Beckham was as advertised, in helping grow the MLS
By Rob Soria
December 1st will mark the end of the era for both the MLS and one David Beckham. The star midfielder will be playing his final game in the 2012 League Championship. Many have started to question if he was ever worth the hype. The answer to that question being a resounding and unequivocal YES!
Edmonton - November 20, 2012 - December 1st will mark the end of the era for both the Major League Soccer and one David Beckham. With word officially coming out of the L.A. Galaxy camp, that the star midfielder would indeed be playing his final game in the 2012 League Championship, many have started to ask whether he was ever worth all the hype. The answer to that question would be a resounding and unequivocal YES!
When Mr. Beckham decided to leave Real Madrid in 2007, in favour of Los Angeles and what was said to be a $250 million package, fans across the world were taken aback. Not only because of the eye-popping number to have been rumoured to be heading into the world's most popular footballer's wallet but also the fact that he decided to come and play the beautiful game in North America...one of the only spots in the world, where the game of soccer is not king.
While it was later explained that the former Manchester United standout was "only" pulling in a salary of $6.5 million a season, with the rest of that money "possibly" coming in the form of merchandising and endorsement dollars, the fact David Beckham came to the MLS was a huge deal. Fast forward six years and you now have those who actually feel, the former England captain was a bust during his time in the MLS.
Let us not kid ourselves. There were three reasons that the Beckham's came over to America. In no particular order: money, helping further his and wife's image in North America and growing the game. On a personal level, it went about as well as they could have hoped and from the soccer side of things, did his presence not help further grow the game in the USA and actually turn the MLS into a recognizable brand?
Make no mistake, for those of you that are not familiar with the game, the level of play in the MLS is nowhere near the likes of La Liga, Serie A, English Premier League, among other leagues around the world. That being said, comparing the game in the 2007 MLS to where it is today, is night and day.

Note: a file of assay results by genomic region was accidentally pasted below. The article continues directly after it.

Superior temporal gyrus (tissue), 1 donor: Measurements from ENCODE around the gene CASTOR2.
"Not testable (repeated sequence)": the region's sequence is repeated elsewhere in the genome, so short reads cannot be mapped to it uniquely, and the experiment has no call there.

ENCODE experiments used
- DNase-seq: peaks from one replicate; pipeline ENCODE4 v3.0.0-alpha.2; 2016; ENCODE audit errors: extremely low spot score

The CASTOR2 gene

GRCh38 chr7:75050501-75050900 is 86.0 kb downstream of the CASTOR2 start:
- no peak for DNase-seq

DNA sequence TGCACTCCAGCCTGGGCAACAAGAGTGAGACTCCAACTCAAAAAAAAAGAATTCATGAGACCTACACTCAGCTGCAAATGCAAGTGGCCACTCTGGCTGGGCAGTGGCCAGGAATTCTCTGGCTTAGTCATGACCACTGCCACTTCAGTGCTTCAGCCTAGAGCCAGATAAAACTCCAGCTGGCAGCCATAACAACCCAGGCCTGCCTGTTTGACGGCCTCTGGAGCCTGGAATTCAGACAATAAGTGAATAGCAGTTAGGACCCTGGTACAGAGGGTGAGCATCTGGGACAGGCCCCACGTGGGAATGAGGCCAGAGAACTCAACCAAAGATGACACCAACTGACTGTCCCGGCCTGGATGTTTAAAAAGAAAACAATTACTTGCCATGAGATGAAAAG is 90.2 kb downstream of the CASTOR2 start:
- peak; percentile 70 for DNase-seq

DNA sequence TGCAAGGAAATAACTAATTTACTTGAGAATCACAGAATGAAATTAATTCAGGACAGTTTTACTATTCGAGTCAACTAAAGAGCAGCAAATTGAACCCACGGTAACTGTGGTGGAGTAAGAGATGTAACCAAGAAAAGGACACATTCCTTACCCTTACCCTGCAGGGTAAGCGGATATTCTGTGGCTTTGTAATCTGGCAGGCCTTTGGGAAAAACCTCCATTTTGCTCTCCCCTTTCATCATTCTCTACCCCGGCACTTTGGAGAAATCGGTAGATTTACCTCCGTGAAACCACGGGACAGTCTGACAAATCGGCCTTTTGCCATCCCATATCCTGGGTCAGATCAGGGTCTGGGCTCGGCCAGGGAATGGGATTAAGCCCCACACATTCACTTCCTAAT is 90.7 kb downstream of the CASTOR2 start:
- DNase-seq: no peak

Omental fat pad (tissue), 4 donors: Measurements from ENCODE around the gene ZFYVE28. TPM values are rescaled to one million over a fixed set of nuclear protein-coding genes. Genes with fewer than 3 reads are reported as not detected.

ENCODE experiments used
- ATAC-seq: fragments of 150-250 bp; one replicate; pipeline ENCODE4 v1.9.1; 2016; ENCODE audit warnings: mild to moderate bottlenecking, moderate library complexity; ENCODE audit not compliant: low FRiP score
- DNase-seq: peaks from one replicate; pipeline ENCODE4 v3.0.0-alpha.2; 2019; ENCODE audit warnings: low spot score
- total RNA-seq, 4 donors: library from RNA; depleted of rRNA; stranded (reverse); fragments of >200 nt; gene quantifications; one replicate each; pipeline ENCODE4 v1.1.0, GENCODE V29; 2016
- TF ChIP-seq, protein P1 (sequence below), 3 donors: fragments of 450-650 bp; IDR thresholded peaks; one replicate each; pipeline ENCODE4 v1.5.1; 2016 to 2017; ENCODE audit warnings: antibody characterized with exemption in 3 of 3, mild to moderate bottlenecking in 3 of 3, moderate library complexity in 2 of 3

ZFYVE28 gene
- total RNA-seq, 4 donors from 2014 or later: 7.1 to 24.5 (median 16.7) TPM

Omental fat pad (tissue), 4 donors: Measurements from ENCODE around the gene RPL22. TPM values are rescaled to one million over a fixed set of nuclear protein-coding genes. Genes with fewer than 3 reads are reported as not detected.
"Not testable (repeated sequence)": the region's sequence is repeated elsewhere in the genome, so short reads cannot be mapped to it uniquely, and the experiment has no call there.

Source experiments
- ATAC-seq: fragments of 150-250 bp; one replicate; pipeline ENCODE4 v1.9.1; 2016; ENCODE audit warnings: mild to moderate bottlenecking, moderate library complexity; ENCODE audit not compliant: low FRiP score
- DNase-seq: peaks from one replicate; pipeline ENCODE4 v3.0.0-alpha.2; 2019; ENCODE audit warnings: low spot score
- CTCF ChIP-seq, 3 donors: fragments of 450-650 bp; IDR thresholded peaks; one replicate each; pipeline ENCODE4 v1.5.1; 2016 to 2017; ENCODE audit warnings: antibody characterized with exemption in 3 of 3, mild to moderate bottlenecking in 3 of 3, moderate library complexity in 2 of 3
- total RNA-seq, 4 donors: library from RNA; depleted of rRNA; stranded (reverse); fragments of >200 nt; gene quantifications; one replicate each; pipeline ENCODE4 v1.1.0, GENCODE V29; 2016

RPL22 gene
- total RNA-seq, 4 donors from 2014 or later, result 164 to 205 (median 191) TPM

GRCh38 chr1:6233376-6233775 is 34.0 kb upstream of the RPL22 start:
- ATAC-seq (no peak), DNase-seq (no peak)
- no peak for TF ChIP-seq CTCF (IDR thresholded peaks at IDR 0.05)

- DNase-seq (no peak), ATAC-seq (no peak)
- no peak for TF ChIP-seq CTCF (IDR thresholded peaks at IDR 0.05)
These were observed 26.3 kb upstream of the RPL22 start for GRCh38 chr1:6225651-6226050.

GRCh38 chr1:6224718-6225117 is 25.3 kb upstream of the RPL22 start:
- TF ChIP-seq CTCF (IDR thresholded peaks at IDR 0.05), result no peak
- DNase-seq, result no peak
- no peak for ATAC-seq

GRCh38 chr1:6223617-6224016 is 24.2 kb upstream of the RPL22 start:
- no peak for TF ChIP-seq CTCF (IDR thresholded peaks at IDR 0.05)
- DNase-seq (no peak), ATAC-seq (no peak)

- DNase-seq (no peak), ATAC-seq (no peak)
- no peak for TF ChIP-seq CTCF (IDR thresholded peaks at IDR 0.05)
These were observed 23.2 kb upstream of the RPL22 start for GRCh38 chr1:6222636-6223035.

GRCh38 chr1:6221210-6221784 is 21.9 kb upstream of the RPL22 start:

The league implemented the "Designated Player Rule" in 2007, appropriately nicknamed the Beckham Rule, which allowed a club to bring in players to help not only promote the game to existing soccer fans but also improve the overall level of play across the league. Players that have been seen in various locals in recent seasons have included; Robbie Keane, Tim Cahill, Rafael Marquez, Thierry Henry and allowed a homegrown talent such as Landon Donovan, to keeping playing in the USA.
The game has clearly grown in leaps and bounds in popularity since Beckham's arrival but the league likely benefited most when it came to the merchandising side of things. People who do not follow the game, have no idea how many #23 David Beckham L.A. Galaxy jerseys are floating around the globe. Never mind other merchandise that has found its way into fans hands across the world..
The MLS has not only grown as brand but also as a league. They currently sit with nineteen teams but had only thirteen when Beckham arrived. Coincidence? Obviously not.
Those who were expecting Beckham to come to the MLS and tear up the league, clearly had never seen him play and had no idea what type of player he was. From the Galaxy's standpoint, there was an adjustment period for both the player and his teammates but the fact his side will be taking part in their third MLS Cup Final in six years, how can his time in L.A. be deemed anything but a success?
There are those out there who do not like David Beckham the player or David Beckham the celebrity. Unfortunately, there is nothing the now thirty-seven year old could ever do, be it on or off the pitch, that would ever make those people happy. However, if one were to actually take any preconceived notion, about the former two-time FIFA Player of the year runner-up, out of the equation, his time in the Major Soccer League has to be looked upon as nothing short of an enormous success.
To suggest anything but makes no sense whatsoever.
Rob Soria is the Edmonton Oilers' correspondent for OurHometown.ca. Rob was born and raised in Edmonton and is the author of the Edmonton Oilers blog - OilDrop.ca. He has been a dedicated follower of the game and its history for years but his focus remains on his hometown Edmonton Oilers. If you have questions or wish to contact Rob, you can email him at firstname.lastname@example.org
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